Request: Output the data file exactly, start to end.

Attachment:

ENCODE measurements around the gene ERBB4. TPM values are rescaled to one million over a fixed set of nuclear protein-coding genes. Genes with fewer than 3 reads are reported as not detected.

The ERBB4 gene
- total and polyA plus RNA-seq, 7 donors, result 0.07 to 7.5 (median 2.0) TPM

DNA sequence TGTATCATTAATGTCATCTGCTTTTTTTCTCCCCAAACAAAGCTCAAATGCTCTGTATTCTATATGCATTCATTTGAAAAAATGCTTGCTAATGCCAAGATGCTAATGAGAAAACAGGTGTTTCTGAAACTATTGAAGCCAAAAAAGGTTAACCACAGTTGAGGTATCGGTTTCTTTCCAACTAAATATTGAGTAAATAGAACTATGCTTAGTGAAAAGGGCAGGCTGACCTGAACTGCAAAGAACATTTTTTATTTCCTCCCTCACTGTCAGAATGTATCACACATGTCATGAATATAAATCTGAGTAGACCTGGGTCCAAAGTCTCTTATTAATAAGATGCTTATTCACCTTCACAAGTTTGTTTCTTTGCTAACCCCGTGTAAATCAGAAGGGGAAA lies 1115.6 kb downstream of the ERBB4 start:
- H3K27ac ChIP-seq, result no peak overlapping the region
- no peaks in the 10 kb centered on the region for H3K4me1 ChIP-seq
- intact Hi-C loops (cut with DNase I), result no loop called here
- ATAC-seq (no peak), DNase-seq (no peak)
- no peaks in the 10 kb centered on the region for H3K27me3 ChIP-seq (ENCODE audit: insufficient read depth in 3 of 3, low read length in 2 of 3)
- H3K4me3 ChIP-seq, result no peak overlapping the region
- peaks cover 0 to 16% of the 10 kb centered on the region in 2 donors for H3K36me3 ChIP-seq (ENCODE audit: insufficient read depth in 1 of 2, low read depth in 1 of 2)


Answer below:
ENCODE measurements around the gene ERBB4. TPM values are rescaled to one million over a fixed set of nuclear protein-coding genes. Genes with fewer than 3 reads are reported as not detected.

The ERBB4 gene
- total and polyA plus RNA-seq, 7 donors, result 0.07 to 7.5 (median 2.0) TPM

DNA sequence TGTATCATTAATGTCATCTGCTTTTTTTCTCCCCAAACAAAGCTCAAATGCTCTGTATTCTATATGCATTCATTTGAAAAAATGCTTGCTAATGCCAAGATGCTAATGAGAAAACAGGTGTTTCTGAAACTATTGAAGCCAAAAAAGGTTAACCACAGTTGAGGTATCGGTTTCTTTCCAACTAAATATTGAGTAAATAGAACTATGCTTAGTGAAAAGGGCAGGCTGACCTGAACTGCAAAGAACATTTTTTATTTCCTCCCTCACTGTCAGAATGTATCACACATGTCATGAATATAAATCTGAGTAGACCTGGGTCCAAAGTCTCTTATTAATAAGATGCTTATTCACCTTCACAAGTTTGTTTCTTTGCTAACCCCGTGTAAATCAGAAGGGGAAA lies 1115.6 kb downstream of the ERBB4 start:
- H3K27ac ChIP-seq, result no peak overlapping the region
- no peaks in the 10 kb centered on the region for H3K4me1 ChIP-seq
- intact Hi-C loops (cut with DNase I), result no loop called here
- ATAC-seq (no peak), DNase-seq (no peak)
- no peaks in the 10 kb centered on the region for H3K27me3 ChIP-seq (ENCODE audit: insufficient read depth in 3 of 3, low read length in 2 of 3)
- H3K4me3 ChIP-seq, result no peak overlapping the region
- peaks cover 0 to 16% of the 10 kb centered on the region in 2 donors for H3K36me3 ChIP-seq (ENCODE audit: insufficient read depth in 1 of 2, low read depth in 1 of 2)